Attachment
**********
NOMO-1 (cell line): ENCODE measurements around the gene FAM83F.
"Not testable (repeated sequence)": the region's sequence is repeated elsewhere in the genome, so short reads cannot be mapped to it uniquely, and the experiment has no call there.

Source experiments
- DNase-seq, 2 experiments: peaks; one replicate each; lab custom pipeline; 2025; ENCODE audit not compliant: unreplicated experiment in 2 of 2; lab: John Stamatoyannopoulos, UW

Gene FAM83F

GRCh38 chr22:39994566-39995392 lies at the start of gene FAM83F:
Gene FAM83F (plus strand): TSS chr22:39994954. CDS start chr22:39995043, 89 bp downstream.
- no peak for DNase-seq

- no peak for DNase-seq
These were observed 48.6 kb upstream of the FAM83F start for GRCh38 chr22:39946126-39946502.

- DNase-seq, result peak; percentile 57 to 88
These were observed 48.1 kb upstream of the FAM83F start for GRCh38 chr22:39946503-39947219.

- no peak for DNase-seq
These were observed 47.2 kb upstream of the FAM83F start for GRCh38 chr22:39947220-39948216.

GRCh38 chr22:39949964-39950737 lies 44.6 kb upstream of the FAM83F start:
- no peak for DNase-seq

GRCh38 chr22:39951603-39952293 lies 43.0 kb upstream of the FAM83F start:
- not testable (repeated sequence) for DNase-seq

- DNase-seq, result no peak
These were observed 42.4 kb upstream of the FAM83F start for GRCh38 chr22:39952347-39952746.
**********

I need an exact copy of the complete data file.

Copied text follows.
NOMO-1 (cell line): ENCODE measurements around the gene FAM83F.
"Not testable (repeated sequence)": the region's sequence is repeated elsewhere in the genome, so short reads cannot be mapped to it uniquely, and the experiment has no call there.

Source experiments
- DNase-seq, 2 experiments: peaks; one replicate each; lab custom pipeline; 2025; ENCODE audit not compliant: unreplicated experiment in 2 of 2; lab: John Stamatoyannopoulos, UW

Gene FAM83F

GRCh38 chr22:39994566-39995392 lies at the start of gene FAM83F:
Gene FAM83F (plus strand): TSS chr22:39994954. CDS start chr22:39995043, 89 bp downstream.
- no peak for DNase-seq

- no peak for DNase-seq
These were observed 48.6 kb upstream of the FAM83F start for GRCh38 chr22:39946126-39946502.

- DNase-seq, result peak; percentile 57 to 88
These were observed 48.1 kb upstream of the FAM83F start for GRCh38 chr22:39946503-39947219.

- no peak for DNase-seq
These were observed 47.2 kb upstream of the FAM83F start for GRCh38 chr22:39947220-39948216.

GRCh38 chr22:39949964-39950737 lies 44.6 kb upstream of the FAM83F start:
- no peak for DNase-seq

GRCh38 chr22:39951603-39952293 lies 43.0 kb upstream of the FAM83F start:
- not testable (repeated sequence) for DNase-seq

- DNase-seq, result no peak
These were observed 42.4 kb upstream of the FAM83F start for GRCh38 chr22:39952347-39952746.